Alicia Morgans: I think that in the case of the financial toxicity, it's so interesting because we as a field generally look into and quantify the things that we can quantify easily.
Daniel Barocas: Right.
Alicia Morgans: These are the costs of treatment, the cost of complications, hospitalizations, those kinds of things. We don't, I think in a routine and systematic way capture the other costs, these indirect costs. What are your thoughts?
Daniel Barocas: It's an important aspect that is understudied and underappreciated. Our first study on financial toxicity was done by Ben Stone, one of our trainees. Showed that there is quite a significant proportion of men who report financial toxicity and this is just from what we consider routine treatments, routine tests that our guidelines say we should do. It's very important to consider that some of your patients, particularly if you're a tertiary care center are coming from long distances, having to take off a day or even two of work, having to stay in a hotel, having to send their kids to another caregiver or their parents, those sorts of things. It creates a big burden for patients and that burden is felt and it's differential. It's different for different people. I think being attuned to that is really important.
Alicia Morgans: Do you have the ability within CEASAR to look at financial toxicity and the potential association with oncologic outcomes?
Daniel Barocas: We may. As we're now in our 10 year follow up period, we have collected the quality of life outcomes, the surveys, and those are being analyzed now. We expect to publish those in this year. We are in the process of collecting the 10 year oncologic outcomes, but that's a more challenging data collection effort. As you know, we go into the charts and have to collect data that's sometimes 8 or 10 years old and we have trained abstracters pulling data out of that so we will have those oncologic outcomes and we will be able to associate the financial toxicity from the questionnaires with those outcomes. In fact, we've enhanced our questions about financial toxicity for this 10 year time point.
Alicia Morgans: That'll be so interesting though. To look and even to see if financial toxicity at the time of diagnosis is associated with financial toxicity long term. If there are some changes over time. Whether it associates with quality of life or outcomes because the physiologic effects of financial toxicity or any stress could have effects on comorbidities on cancer outcomes. It's just a really interesting interplay.
Daniel Barocas: Right. It's widely known and Angie Smith and others at UNC have done some work in this demonstrating an association between financial toxicity and adverse patient reported outcome. It is an important factor that's again, not considered frequently enough.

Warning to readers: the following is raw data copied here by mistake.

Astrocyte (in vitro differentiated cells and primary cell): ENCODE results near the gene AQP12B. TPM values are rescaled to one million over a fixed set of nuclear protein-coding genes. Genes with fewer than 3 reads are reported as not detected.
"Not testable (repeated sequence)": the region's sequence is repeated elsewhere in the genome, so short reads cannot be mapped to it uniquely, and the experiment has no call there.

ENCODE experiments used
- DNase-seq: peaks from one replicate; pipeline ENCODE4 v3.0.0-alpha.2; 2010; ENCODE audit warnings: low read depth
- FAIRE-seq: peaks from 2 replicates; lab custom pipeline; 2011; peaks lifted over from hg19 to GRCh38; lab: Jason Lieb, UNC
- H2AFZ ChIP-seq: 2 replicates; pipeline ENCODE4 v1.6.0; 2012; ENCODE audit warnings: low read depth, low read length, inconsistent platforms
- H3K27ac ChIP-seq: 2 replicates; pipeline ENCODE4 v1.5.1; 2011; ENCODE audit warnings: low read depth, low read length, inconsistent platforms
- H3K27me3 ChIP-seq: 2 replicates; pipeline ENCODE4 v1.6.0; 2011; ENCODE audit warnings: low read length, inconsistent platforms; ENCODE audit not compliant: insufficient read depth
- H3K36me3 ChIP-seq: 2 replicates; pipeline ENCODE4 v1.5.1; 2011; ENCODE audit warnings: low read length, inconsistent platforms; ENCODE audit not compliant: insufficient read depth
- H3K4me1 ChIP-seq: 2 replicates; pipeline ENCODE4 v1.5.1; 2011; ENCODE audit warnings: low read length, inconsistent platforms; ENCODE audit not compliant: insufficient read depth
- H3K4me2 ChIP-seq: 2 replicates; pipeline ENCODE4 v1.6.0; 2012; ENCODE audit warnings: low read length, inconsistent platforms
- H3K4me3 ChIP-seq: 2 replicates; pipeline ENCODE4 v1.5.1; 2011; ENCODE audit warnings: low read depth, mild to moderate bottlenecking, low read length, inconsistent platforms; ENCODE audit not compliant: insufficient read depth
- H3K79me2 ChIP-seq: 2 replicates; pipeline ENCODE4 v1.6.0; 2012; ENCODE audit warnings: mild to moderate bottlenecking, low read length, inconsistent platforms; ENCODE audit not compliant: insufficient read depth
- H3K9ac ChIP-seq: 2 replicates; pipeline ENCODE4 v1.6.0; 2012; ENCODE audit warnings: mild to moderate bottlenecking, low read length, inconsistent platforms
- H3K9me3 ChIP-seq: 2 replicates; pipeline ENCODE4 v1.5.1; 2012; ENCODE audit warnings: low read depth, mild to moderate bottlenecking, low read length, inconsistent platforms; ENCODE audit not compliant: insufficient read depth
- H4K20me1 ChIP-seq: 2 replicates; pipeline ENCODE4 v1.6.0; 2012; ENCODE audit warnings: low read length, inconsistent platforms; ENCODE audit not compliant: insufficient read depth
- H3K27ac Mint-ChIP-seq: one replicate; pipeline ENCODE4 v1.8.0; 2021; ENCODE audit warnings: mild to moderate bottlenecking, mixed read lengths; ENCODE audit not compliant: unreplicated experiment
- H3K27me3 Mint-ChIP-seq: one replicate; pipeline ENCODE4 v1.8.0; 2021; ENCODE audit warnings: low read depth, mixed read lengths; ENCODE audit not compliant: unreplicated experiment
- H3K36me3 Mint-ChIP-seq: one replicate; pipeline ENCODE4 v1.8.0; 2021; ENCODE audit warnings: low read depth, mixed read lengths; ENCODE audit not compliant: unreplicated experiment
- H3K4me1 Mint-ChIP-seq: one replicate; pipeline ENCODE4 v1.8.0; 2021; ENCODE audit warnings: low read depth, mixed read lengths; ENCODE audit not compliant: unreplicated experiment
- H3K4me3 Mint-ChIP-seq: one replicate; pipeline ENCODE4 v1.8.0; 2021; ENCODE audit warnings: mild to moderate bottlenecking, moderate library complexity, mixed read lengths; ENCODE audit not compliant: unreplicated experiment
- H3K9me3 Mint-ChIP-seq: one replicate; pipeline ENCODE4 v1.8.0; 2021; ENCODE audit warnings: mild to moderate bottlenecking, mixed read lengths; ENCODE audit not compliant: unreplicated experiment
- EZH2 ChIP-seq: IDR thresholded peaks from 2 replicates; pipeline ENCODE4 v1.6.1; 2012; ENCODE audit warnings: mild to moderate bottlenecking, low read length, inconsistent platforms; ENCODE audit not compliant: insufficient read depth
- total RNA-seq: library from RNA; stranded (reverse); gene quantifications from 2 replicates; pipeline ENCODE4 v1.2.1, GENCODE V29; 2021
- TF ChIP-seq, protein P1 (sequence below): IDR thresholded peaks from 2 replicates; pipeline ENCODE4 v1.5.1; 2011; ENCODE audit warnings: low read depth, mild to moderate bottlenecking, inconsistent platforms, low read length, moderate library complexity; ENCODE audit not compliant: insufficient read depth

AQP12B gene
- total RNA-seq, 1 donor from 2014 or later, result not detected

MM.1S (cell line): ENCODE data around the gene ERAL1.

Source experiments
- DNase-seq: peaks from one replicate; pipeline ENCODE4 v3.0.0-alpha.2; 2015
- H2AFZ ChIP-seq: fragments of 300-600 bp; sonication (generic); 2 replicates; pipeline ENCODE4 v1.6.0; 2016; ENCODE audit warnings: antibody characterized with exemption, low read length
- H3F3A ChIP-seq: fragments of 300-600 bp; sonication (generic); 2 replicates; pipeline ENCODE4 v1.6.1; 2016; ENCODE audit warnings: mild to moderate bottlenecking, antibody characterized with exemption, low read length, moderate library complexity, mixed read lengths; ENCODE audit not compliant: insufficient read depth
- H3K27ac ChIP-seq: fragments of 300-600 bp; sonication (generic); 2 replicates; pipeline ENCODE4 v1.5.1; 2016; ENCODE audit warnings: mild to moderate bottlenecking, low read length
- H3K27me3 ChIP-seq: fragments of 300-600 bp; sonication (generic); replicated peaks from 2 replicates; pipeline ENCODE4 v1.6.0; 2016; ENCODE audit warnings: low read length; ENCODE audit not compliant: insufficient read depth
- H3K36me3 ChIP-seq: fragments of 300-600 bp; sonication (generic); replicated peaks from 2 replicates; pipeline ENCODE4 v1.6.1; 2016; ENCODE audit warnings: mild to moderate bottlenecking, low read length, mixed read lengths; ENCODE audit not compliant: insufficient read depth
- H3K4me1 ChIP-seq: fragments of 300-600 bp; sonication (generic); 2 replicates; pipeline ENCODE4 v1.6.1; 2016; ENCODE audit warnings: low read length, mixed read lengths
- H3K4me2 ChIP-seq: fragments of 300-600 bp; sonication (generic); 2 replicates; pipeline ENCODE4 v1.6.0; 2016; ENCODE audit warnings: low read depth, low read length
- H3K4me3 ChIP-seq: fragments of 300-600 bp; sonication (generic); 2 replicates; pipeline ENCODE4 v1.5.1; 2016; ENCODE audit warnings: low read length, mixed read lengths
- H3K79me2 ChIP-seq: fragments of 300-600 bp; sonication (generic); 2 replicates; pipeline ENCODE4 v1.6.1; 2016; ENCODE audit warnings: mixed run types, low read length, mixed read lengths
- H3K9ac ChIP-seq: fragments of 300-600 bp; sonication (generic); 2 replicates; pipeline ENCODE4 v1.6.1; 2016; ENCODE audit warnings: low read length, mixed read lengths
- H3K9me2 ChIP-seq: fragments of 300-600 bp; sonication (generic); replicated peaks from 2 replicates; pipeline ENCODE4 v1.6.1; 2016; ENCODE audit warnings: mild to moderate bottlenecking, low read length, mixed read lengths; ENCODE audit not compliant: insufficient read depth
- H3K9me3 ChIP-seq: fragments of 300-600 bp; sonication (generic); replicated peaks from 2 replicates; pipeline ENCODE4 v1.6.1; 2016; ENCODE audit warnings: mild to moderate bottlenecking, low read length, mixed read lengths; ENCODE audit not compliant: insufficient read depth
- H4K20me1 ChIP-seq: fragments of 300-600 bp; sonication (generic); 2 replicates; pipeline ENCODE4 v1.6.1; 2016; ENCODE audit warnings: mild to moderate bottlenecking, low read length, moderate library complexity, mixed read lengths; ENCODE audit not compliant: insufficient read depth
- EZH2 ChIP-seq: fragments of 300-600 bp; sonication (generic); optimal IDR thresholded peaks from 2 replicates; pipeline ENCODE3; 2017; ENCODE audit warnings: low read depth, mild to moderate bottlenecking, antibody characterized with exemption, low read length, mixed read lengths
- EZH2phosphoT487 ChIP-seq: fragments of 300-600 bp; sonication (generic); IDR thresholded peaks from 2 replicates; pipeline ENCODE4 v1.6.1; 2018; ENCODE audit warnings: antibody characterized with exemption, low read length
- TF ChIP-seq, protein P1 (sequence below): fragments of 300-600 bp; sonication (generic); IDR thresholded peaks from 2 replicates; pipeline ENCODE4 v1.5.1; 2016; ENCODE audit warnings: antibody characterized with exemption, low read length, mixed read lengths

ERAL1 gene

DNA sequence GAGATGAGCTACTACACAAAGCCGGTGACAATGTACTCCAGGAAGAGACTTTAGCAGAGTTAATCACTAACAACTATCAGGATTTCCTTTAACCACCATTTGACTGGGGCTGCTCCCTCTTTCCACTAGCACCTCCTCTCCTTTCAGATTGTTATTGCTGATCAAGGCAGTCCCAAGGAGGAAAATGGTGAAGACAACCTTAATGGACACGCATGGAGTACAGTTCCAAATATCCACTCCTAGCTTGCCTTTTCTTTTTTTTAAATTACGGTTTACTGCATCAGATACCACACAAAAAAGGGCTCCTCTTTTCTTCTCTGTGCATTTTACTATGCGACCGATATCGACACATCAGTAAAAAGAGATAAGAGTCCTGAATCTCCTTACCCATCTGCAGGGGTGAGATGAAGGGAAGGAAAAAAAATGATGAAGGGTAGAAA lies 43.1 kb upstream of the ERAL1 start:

Alicia Morgans: Yeah, absolutely, but in CEASAR, you have the opportunity to look into it. Beyond that, what are some of the other future directions that you and the team are looking into?
Daniel Barocas: There are a few things. One of the things we're finding is that collecting those 10 year oncologic outcomes is challenging. There are some patients who are lost to follow up. One of our plans for next steps is to link the CEASAR data with Medicare data and our current fellow Basir Al-Hussain is leading that effort.
We are acquiring the Medicare data for our population as well as the general prostate cancer population. That'll give us the opportunity not just to study the oncologic outcomes, but also to study, for example, utilization of different treatments and so forth.
For example, we may be able to study in patients on active surveillance the frequency of repeat biopsies and MRIs and things like that. We may be able to study inpatients with recurrence or advanced disease. What types of treatments they got and whether they availed themselves of things like genomic testing and some of the novel therapeutics. That will be interesting from a disparities lens who gets what sort of treatment. We have pretty robust baseline socioeconomic data that we can associate with some of these utilization outcomes so that should be really interesting. Maybe 15 year outcomes. If our science officer finds that compelling enough to give us the next grant.
Alicia Morgans: Well, I hope that they do because I think the power of a cohort that you've put together in this way and have annotated as closely as you've been able to, recognizing the limitations is really a rare thing and a unique opportunity. I wish you and the team luck and I sincerely thank you for going through all of this and look forward to future papers.
Daniel Barocas: My pleasure. Thank you so much.
Alicia Morgans: Thank you.